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Jen Heemstra on why it’s important to give and invite feedback

Constructive criticism works best when it’s a 2-way street

by Jen Heemstra
January 28, 2020 | A version of this story appeared in Volume 98, Issue 5


Illustration of someone rejecting a gift.
Credit: C&EN/Shutterstock
Don't make a habit of rejecting feedback.

You’ve mentioned on Twitter that you solicit anonymous feedback from your lab group, and your lab members also provide peer-to-peer feedback. Why do you think it’s important to engage in this kind of practice, and what kinds of practical tips can you give for a principal investigator hoping to implement the same practice in their lab? —Katie

Feedback is a gift. When we’re receiving feedback on our job performance, we may be tempted to look at it like that ill-fitting sweater we received for our birthday last year and ponder the question, “I wonder if I can return this?” Receiving critical feedback may feel uncomfortable in the moment, but if we want to become more effective in our workplace, it’s essential to know what we’re doing well and where we need to make changes.

For those who work in industry or many other areas of the public or private sector, performance evaluations are routine and provide the opportunity to give and receive feedback at regular intervals. However, this practice is far less common in academic labs because we simply don’t have systems in place to do this. The good news is that we can solve that problem. If you are a faculty member, a significant part of your job is creating assignments and exams to assess students’ performance and then providing feedback to each student via the grading process. So you already know how to give feedback, and you can apply that same skill when it comes to leading your research lab. But before we dive into the how, let’s spend a little more time talking about the why.

Why should faculty provide their group members with feedback? We all want to be good at what we do, and while few of us enjoy receiving feedback that is critical of our performance, it is far better than not knowing how we are performing. This is especially true for graduate students. After years of receiving feedback at regular intervals­—through those assignments, quizzes, and tests that I mention above—graduate students finish classes and transition to full-time research, and this feedback system abruptly evaporates. In its place, they are handed an open-ended, multiyear task of completing thesis research, and the only formal evaluation may be in the form of occasional thesis committee meetings. Arguably, earning a graduate degree is largely about developing the research and leadership skills needed to tackle such an open-ended project. However, nobody should have to work for multiple years without knowing whether they are on the right path. As we address the mental health crisis among graduate students, we may think that providing critical feedback would make things worse. However, I frequently hear from students that an even greater source of anxiety is not knowing how they are doing and where they stand with their adviser. Moreover, feedback is not just for pointing out areas for improvement; it is also a great chance to help people see what they are doing well and offer praise for their hard work and dedication.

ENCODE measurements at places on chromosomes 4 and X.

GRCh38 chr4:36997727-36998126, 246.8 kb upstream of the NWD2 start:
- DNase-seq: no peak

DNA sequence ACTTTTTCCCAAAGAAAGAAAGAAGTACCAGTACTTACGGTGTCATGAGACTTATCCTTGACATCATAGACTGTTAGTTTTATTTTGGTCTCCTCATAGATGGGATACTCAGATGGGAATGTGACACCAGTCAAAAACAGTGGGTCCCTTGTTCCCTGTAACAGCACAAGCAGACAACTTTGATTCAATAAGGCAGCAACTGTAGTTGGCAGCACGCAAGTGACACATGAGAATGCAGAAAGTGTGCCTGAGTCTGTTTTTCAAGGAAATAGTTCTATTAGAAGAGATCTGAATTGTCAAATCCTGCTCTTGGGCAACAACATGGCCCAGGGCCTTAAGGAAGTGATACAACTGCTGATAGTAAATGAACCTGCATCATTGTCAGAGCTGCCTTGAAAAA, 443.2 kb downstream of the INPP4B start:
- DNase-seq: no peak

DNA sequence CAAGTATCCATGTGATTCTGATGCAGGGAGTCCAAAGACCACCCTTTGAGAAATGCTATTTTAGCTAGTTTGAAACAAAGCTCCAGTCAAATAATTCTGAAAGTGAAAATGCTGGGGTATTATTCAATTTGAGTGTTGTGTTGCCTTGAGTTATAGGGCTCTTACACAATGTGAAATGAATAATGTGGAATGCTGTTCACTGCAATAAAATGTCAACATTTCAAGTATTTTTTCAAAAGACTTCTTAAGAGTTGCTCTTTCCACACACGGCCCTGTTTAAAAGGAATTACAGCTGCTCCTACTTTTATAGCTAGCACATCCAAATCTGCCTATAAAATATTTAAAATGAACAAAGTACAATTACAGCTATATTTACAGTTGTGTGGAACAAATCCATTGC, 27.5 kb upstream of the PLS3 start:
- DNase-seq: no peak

Why should faculty invite feedback from their group members? Even the most well-trained leaders and managers have blind spots and areas where they can do better. Given that I started my faculty job with almost no training in leadership or management, it’s fair to say that I had significant areas for improvement. Even though I’ve now received formal leadership training, it is the feedback from my group members that has driven the majority of my growth. After all, they see me doing my job every day and directly experience the effects of my leadership and mentorship. They want to see me grow and improve in these skills, and they have the best insight into how I can do that. At first, I was afraid that I would lose respect by admitting that I had areas for improvement. However, nobody is perfect, and I feel that I’ve actually gained more respect by showing that I’m willing to own my mistakes and learn from them. Beyond the practical benefits, inviting feedback can also have a symbolic benefit. There is an intense power structure in academia where tenured faculty can appear untouchable while graduate students and postdocs feel highly vulnerable. When we as faculty are willing to make ourselves a little bit vulnerable by inviting feedback from the students and postdocs in our groups, we take an important step toward correcting that power imbalance.

So how do you create a system for giving and inviting feedback? My group uses online surveys that we set aside time to complete twice per year. In our system, everyone in the group exchanges feedback with one another and has the option to remain anonymous. The important part is that this format was designed by the group and evolves as we experiment with new approaches and discuss what works best for us. Talk with your group about what might work best for them, and be adaptable to change. Ultimately, the foundation of an effective feedback system is trust, and that comes from everyone having ownership in the system and feeling comfortable with speaking up. That’s truly a gift.

Jen Heemstra is an associate professor of chemistry at Emory University who shares advice on Twitter @jenheemstra. Find all her columns for C&EN and ask her questions at

Views expressed are those of the author and not necessarily those of C&EN or ACS.



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